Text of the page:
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3 Types of Asbestos Fibers

It should be recognized that all forms of asbestos are considered to be hazardous to human health. In total, there are six types of asbestos fibers, all of which are too small to be seen by the human eye. They are smaller than a strand of human hair and can get caught within the lungs if inhaled. Once trapped in the lungs, deadly asbestos-related diseases can develop, affecting a person's respiratory system and eventually leading to death.

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We will take a look at three out of the six types of asbestos fibers today:

Chrysotile

Chrysotile asbestos is one of the most widely used types of asbestos fibers today. It is used in cement building materials, friction materials, textiles, and other applications around the world. It accounts for up to 95% of asbestos used in U.S. buildings. Chrysotile fibers are white, flexible, and curly. While use as declined in the United States, a wide range of workers still come into contact with chrysotile asbestos today.

Tremolite

Tremolite fibers differ from chrysotile asbestos fibers in their shape and color. According to PennMedicine.org, tremolite fibers range in color from milky white to a dark green. They are sharp fibers that are easy to inhale and ingest, making them one of the most dangerous asbestos types. While tremolite asbestos is no longer mined or used in commercial products, they are responsible for many individuals' asbestos-related illnesses. In the past, many miners came into contact with the substance while on the job.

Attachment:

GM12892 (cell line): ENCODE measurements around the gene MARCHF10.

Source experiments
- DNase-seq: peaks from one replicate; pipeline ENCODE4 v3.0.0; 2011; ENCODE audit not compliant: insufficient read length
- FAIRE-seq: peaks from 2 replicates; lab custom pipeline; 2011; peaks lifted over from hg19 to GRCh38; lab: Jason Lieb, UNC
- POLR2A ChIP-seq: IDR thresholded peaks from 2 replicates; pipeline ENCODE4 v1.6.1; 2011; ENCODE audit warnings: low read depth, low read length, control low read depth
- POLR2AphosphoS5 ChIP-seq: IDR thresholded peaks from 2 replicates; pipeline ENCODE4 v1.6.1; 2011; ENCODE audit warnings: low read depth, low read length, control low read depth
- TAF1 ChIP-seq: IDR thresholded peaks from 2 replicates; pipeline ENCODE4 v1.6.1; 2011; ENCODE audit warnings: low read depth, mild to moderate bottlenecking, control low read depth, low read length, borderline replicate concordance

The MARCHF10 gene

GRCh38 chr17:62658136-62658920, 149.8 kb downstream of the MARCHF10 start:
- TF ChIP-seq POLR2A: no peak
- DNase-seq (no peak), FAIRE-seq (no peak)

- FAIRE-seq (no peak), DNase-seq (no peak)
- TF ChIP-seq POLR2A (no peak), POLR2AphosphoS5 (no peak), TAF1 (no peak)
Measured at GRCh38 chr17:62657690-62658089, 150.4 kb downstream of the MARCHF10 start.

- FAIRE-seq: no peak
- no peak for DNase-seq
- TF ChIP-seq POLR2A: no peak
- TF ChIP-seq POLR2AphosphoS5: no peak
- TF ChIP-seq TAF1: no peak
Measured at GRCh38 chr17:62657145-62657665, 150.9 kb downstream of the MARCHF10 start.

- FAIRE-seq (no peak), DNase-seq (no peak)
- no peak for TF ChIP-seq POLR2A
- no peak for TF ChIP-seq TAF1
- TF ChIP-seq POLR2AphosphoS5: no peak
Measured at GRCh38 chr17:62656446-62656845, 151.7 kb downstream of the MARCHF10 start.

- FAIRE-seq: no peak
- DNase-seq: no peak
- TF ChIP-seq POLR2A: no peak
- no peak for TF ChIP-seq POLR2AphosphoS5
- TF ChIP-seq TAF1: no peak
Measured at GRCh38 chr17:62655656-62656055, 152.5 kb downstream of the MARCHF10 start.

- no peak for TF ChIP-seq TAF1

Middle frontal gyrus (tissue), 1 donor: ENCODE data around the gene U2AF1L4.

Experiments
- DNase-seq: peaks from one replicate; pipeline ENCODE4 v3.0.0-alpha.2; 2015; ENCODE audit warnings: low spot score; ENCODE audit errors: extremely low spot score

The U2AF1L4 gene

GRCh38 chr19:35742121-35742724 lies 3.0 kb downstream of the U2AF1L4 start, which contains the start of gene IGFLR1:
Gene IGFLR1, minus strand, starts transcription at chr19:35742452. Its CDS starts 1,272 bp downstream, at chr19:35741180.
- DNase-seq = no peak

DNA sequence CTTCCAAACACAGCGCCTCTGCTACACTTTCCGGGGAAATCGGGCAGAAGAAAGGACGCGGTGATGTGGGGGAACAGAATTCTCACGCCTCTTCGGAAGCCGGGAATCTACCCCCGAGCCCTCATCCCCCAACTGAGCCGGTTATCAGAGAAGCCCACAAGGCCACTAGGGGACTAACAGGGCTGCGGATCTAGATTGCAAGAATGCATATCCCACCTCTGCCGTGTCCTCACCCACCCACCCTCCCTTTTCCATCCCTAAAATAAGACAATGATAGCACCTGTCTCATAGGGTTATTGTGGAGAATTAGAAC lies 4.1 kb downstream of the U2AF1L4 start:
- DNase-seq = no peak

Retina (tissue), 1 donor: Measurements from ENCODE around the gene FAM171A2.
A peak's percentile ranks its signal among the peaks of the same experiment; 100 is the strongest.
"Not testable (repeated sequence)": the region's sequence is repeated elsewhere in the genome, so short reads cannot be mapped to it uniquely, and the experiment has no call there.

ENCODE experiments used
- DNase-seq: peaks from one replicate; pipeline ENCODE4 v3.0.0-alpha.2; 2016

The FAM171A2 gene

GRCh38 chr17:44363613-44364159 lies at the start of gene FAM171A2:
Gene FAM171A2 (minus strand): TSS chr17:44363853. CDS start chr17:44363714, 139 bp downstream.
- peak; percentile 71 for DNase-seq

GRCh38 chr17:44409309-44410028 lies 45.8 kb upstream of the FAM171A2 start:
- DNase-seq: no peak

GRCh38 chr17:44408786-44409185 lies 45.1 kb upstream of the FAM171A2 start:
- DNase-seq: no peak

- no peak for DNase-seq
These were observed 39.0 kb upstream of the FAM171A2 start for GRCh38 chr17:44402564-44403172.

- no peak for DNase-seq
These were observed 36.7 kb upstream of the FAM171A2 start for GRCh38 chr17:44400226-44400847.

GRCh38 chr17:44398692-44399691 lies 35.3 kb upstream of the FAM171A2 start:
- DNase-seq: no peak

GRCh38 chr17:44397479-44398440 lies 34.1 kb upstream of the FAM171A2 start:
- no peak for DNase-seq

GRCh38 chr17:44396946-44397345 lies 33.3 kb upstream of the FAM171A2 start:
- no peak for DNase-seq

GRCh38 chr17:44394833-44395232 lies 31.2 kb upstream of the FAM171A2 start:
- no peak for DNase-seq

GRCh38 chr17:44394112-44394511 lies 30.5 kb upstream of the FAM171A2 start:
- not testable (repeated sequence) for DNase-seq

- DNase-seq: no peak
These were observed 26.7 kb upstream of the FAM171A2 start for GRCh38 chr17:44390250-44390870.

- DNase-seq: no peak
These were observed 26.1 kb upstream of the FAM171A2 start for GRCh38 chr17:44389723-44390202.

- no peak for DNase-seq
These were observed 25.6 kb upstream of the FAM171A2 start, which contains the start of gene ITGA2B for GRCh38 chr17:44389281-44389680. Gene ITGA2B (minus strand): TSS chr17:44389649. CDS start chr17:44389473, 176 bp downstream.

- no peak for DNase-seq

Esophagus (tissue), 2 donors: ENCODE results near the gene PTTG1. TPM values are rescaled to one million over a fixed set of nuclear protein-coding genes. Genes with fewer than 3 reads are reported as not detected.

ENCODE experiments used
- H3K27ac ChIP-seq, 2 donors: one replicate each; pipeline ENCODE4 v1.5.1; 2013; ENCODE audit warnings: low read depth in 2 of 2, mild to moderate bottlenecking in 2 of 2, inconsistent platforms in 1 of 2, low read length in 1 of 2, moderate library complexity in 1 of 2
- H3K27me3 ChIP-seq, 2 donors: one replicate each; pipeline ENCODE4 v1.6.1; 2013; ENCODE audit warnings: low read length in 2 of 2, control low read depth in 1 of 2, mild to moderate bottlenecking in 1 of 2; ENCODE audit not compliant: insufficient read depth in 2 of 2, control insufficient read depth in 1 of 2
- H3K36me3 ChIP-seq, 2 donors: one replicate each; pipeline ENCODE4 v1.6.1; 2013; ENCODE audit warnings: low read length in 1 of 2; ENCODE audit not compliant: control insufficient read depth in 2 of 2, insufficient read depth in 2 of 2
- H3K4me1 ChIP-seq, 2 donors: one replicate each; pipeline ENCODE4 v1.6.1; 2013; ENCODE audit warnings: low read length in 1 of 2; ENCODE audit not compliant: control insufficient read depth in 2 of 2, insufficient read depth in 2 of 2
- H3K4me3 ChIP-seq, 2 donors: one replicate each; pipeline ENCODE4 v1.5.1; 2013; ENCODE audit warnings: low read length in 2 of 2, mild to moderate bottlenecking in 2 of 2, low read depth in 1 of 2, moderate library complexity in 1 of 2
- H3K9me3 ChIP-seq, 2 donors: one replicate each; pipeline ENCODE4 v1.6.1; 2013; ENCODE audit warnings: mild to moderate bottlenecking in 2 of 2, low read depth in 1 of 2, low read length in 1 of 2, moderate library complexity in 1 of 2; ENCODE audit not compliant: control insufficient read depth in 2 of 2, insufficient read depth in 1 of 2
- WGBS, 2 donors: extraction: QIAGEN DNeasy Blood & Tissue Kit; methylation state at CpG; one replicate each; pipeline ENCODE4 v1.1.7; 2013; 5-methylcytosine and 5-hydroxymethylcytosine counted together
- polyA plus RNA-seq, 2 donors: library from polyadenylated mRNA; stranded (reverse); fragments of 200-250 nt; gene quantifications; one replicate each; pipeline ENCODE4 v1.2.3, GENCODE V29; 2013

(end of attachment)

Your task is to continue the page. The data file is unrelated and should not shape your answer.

Amosite

Like tremolite asbestos, amosite fibers are also sharp. Their needle-like shape makes it easy for the fibers to become trapped within lungs and other parts of the body after inhaling or ingesting. Next to chrysotile asbestos, amosite is the second most common type of asbestos found in buildings and different products.

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Do you speculate that you have been exposed to any of these asbestos fiber types while on the job or within your home? It is not uncommon for blue collar workers, including construction workers, firefighters, and more, to experience debilitating diseases years or decades after their exposure. It is important that you share your work and possible exposure history with your doctor today.


Sources: World Health Organization | Penn Medicine | Agency for Toxic Substances & Disease Registry

Downloadable Asbestos Awareness Minerals Image by Asbestorama via CCBY2.0

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